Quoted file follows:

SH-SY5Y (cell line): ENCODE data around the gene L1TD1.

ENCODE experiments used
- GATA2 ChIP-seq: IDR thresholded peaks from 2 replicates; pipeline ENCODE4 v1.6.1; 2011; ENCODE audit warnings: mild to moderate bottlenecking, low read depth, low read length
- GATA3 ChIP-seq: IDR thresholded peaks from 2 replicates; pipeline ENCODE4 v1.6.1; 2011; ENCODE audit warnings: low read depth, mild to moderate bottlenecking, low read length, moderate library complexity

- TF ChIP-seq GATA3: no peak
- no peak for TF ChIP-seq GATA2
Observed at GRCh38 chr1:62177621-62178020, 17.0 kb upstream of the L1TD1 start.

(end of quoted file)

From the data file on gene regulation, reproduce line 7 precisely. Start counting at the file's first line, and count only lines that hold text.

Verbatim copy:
Observed at GRCh38 chr1:62177621-62178020, 17.0 kb upstream of the L1TD1 start.